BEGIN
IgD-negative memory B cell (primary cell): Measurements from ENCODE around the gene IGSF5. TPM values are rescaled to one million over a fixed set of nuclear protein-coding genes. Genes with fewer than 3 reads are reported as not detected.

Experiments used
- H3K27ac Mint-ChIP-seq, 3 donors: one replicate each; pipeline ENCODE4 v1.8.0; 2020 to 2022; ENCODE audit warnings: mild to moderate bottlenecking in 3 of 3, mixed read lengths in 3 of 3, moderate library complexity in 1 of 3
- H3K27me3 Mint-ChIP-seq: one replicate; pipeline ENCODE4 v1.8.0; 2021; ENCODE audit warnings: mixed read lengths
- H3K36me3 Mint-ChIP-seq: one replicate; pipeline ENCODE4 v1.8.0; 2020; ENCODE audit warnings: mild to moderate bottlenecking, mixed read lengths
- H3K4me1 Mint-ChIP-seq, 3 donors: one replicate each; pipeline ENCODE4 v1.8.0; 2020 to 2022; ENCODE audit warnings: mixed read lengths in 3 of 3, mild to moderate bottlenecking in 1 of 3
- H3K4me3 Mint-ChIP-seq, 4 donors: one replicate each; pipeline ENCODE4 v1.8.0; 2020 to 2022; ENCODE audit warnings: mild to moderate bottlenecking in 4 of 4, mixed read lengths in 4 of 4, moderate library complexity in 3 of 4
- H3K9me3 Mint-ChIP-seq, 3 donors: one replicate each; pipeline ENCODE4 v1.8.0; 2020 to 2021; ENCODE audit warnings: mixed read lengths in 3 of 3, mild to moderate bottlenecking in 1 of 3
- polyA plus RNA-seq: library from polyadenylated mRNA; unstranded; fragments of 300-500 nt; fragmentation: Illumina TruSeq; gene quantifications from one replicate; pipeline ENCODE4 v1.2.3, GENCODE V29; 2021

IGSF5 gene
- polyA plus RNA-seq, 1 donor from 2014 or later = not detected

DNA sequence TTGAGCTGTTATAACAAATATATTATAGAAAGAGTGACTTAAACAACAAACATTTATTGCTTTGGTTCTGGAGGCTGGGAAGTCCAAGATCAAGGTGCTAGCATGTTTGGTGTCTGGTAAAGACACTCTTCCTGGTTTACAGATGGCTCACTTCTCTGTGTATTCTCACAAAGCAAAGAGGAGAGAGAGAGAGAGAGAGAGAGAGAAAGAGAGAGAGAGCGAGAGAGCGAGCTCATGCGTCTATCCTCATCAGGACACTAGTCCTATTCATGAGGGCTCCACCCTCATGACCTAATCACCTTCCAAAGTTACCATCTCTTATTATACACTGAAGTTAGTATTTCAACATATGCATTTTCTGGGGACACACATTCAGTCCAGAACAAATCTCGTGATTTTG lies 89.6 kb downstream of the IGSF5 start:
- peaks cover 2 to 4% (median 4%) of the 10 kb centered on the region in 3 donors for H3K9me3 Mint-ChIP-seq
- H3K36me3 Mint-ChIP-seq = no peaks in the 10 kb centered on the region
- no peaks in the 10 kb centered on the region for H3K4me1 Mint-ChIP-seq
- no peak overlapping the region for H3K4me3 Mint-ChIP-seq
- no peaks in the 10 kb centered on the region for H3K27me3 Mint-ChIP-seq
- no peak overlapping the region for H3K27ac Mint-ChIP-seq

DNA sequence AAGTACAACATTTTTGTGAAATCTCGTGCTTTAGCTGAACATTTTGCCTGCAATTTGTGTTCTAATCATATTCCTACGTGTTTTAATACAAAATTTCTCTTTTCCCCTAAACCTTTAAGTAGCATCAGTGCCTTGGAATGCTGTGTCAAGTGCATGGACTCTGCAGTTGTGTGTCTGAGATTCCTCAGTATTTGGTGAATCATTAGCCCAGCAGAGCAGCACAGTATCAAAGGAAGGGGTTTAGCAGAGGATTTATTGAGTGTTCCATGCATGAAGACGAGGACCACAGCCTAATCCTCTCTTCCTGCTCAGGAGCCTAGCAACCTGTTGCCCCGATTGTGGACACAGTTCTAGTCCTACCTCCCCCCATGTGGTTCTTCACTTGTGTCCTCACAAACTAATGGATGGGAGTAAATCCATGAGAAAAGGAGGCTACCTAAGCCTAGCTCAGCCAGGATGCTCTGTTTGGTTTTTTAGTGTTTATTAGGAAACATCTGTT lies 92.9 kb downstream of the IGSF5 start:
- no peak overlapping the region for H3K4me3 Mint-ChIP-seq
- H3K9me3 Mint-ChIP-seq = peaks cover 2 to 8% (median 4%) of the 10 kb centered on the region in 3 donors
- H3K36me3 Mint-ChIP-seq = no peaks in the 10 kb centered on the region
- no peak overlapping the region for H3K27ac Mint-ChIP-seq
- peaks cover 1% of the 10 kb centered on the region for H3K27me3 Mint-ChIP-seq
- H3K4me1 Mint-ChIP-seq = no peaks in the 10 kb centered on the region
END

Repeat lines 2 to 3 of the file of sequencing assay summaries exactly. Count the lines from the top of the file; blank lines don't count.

Experiments used
- H3K27ac Mint-ChIP-seq, 3 donors: one replicate each; pipeline ENCODE4 v1.8.0; 2020 to 2022; ENCODE audit warnings: mild to moderate bottlenecking in 3 of 3, mixed read lengths in 3 of 3, moderate library complexity in 1 of 3